In Nirliit (Véhicule Press, 2018, translated from the French by Anita Anand), Juliana Léveillé-Trudel takes us to a contemporary Indigenous community on the Sugluk fjord, where children play in the midnight sun of a landscape that is “stunning, but also harsh, as life can be.”

Memramcook, New Brunswick

A Boy From Acadie: Roméo LeBlanc’s Journey to Rideau Hall (Bouton d’or Acadie, 2018) begins in a village near the Bay of Fundy. As part of her literary research, Beryl Young spent time in Memramcook, the birthplace of Romeo Leblanc, the first Acadian to ever be named Governor-General. At a book launch in Memramcook, Young says that locals came to hear about one of their own, proud of “the boy born just down the road who had dined with the Queen of England.”

“Sweetland,” Newfoundland and Labrador

Michael Crummey’s Sweetland (Doubleday, 2014) is named both for its protagonist, Moses Sweetland, and the setting, a fictional island that the author envisions as “just off the south coast of Newfoundland, somewhere west of the islands of St. Pierre and Miquelon.” Sweetland, rich in myth and history, rises as an emblem of the paradoxes of rural culture.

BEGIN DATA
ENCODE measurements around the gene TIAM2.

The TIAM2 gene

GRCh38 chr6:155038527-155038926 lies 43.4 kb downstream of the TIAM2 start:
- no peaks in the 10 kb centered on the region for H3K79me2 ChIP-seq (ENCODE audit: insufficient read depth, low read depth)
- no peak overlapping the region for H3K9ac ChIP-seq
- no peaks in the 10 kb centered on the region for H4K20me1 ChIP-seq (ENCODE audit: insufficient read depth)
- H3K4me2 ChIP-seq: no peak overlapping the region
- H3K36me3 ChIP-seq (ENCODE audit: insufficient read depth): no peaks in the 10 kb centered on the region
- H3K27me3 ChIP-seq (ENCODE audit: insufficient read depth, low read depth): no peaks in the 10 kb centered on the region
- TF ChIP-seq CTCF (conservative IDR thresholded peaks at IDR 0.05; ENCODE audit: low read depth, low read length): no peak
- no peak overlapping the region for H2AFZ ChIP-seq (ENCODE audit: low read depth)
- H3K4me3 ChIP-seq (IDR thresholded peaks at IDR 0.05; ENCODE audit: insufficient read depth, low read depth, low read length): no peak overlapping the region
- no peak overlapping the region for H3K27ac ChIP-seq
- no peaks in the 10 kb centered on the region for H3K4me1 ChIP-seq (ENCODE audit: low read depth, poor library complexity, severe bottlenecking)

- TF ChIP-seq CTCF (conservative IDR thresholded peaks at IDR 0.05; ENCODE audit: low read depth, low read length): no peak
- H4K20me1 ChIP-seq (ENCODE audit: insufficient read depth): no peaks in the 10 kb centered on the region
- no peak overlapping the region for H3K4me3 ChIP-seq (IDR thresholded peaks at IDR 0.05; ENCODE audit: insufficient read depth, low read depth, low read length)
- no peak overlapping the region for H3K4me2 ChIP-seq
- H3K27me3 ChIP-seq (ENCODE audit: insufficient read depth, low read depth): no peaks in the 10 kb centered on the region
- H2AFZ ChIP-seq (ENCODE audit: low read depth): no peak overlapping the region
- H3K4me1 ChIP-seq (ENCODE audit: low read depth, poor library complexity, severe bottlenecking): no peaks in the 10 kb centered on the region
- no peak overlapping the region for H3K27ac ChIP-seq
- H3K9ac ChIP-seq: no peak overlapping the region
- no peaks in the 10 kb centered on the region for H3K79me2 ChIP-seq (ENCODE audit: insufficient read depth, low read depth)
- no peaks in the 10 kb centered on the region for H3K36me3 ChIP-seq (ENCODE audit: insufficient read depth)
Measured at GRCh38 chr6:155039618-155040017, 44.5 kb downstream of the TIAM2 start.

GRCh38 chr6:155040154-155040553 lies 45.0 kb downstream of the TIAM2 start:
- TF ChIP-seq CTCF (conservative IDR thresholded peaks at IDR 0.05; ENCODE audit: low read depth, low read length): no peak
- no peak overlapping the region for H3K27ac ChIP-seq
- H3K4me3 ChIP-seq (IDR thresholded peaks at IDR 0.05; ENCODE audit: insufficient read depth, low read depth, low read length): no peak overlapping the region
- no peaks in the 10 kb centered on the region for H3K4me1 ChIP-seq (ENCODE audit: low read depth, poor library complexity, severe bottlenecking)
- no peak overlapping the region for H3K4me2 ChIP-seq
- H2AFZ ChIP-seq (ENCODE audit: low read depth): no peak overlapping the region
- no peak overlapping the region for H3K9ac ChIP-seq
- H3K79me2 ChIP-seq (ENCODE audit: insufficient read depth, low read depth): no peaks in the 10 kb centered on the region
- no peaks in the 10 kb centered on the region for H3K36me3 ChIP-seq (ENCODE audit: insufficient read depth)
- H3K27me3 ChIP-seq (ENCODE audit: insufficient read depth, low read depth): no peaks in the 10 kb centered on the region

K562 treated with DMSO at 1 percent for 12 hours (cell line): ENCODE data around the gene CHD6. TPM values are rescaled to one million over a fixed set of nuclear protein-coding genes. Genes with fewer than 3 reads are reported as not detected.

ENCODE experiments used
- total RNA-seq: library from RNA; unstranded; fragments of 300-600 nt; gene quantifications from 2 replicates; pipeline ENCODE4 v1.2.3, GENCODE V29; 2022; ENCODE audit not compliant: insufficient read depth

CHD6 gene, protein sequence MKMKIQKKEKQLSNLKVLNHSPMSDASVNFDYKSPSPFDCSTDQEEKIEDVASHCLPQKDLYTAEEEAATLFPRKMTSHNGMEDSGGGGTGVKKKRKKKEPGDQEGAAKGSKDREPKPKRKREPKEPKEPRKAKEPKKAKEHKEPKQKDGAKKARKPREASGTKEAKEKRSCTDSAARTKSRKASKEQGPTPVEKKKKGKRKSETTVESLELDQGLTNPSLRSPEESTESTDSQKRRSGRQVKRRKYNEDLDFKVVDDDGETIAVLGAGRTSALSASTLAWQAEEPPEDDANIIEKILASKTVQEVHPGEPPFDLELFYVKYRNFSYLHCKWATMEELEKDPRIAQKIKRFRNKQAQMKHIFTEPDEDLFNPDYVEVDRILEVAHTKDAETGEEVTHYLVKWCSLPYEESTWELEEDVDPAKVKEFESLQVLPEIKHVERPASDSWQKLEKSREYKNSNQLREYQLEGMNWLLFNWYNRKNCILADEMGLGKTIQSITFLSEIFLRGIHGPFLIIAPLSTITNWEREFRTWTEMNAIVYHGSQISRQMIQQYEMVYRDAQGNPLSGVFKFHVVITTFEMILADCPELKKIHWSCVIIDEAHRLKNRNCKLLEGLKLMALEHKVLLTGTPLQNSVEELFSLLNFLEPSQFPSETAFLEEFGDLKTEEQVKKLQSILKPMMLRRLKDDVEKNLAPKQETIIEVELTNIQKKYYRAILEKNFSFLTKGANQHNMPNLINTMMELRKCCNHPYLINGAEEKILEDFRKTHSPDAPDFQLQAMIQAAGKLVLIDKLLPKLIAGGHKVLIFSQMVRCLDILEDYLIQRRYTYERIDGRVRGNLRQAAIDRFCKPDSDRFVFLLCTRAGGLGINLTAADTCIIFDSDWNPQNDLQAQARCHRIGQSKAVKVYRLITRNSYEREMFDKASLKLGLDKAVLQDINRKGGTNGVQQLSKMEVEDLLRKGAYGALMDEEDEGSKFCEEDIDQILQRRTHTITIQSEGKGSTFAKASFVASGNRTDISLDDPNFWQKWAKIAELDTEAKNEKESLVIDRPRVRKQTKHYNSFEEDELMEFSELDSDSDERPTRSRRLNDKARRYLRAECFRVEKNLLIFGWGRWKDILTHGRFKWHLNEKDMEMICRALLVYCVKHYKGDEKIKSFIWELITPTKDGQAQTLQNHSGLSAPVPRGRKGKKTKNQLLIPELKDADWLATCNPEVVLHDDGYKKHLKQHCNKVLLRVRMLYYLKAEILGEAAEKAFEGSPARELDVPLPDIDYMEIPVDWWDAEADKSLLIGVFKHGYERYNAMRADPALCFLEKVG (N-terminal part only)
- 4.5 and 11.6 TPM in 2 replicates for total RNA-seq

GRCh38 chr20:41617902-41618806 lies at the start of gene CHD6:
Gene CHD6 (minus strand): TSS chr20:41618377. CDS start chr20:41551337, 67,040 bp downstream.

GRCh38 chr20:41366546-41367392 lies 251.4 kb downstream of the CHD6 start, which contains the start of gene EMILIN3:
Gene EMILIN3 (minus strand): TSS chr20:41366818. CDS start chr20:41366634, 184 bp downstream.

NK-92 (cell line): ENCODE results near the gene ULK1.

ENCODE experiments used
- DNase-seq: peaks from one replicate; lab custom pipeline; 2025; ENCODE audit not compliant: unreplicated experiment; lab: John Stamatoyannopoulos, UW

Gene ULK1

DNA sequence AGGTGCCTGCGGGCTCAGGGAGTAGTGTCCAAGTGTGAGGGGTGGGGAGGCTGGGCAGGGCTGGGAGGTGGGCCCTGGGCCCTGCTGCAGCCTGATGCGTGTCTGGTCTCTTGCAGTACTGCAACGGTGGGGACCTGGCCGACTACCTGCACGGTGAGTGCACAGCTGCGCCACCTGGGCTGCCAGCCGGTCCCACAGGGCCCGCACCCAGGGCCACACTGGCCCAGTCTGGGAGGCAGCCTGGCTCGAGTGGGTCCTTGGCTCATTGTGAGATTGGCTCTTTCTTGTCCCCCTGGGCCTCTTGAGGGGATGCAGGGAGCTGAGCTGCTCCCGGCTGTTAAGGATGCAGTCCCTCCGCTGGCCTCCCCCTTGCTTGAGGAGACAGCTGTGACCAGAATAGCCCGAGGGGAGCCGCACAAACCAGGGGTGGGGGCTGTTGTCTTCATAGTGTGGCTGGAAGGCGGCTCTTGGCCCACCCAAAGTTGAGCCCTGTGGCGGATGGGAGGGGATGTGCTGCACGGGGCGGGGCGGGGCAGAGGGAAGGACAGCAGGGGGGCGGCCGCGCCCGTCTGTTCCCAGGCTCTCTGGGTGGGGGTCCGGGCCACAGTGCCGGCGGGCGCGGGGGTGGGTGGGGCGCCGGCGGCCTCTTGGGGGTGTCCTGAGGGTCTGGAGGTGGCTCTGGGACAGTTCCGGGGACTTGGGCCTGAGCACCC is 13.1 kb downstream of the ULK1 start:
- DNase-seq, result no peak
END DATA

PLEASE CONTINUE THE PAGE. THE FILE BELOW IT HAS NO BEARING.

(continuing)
“Whylah Falls” (Weymouth Falls), Nova Scotia

Whylah Falls (Polestar Press, 1990) is a “jazz-blues collage of poems, prose, songs, and photos,” says George Elliot Clarke, “all meant to document the historical presence of African-Nova Scotians/Africadians.” The namesake setting of Whylah Falls has its roots in the real “Weymouth Falls and environs, including the Sissiboo River, all in Digby County but cheek-by-jowl with the Acadian centre, the District of Clare.”

Charlottetown, Prince Edward Island

At the centre of Stella Shepard’s Ashes of My Dreams (Acorn Press, 2016) is a home for unwed mothers where Gracie, a farm girl of Acadian and Cree heritage, is sent to be cared for by the Catholic nuns until she gives birth. The women of Charlottetown surround her with support, turning the small town into a new kind of family for Gracie.